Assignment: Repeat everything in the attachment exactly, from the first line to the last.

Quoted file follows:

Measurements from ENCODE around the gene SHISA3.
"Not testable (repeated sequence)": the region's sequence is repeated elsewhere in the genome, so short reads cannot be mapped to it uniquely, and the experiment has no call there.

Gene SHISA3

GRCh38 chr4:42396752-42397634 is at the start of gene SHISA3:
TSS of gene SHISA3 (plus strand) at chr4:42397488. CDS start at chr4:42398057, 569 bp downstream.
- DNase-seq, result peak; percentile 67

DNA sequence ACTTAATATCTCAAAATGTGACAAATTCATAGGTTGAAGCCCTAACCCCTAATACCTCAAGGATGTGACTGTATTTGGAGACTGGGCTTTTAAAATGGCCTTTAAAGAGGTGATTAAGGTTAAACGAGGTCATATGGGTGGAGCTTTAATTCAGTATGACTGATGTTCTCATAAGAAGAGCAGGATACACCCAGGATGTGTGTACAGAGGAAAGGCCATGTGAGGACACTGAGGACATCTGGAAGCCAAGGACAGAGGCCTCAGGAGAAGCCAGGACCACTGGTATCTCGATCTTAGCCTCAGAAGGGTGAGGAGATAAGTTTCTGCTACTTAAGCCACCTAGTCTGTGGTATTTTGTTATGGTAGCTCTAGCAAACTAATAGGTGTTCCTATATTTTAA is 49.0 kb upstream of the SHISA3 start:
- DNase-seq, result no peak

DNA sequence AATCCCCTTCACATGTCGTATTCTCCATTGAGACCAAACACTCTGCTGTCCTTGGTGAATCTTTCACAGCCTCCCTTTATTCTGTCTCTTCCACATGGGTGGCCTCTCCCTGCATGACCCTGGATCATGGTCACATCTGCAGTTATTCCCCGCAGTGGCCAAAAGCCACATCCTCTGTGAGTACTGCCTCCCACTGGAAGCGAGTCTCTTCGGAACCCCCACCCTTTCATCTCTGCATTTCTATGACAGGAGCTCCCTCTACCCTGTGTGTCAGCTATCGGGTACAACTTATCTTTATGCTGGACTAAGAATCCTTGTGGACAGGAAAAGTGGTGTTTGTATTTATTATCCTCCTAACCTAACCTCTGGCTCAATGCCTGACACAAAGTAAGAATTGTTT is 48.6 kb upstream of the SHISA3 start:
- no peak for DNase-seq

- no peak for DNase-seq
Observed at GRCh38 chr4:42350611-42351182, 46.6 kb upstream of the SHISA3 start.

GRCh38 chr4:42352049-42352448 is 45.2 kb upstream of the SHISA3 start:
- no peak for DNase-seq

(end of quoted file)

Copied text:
Measurements from ENCODE around the gene SHISA3.
"Not testable (repeated sequence)": the region's sequence is repeated elsewhere in the genome, so short reads cannot be mapped to it uniquely, and the experiment has no call there.

Gene SHISA3

GRCh38 chr4:42396752-42397634 is at the start of gene SHISA3:
TSS of gene SHISA3 (plus strand) at chr4:42397488. CDS start at chr4:42398057, 569 bp downstream.
- DNase-seq, result peak; percentile 67

DNA sequence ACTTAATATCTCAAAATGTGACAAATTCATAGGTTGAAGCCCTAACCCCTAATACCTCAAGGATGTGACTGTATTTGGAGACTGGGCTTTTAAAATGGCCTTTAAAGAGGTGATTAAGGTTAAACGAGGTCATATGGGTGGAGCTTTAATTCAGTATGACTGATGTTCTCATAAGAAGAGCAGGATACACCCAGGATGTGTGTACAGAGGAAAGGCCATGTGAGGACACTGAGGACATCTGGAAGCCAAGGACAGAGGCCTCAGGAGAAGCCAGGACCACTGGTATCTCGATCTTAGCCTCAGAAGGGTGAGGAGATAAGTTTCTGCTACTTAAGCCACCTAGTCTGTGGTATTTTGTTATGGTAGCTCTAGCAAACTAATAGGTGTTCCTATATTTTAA is 49.0 kb upstream of the SHISA3 start:
- DNase-seq, result no peak

DNA sequence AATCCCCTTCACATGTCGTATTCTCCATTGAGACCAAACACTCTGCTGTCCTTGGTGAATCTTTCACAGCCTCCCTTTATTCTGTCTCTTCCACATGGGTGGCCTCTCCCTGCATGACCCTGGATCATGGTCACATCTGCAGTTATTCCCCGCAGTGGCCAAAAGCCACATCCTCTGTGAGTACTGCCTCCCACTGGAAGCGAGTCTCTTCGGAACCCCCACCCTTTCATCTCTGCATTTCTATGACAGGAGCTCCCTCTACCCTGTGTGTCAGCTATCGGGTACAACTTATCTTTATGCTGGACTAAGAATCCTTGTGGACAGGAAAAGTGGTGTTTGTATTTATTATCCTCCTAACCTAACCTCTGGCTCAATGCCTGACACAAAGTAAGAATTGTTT is 48.6 kb upstream of the SHISA3 start:
- no peak for DNase-seq

- no peak for DNase-seq
Observed at GRCh38 chr4:42350611-42351182, 46.6 kb upstream of the SHISA3 start.

GRCh38 chr4:42352049-42352448 is 45.2 kb upstream of the SHISA3 start:
- no peak for DNase-seq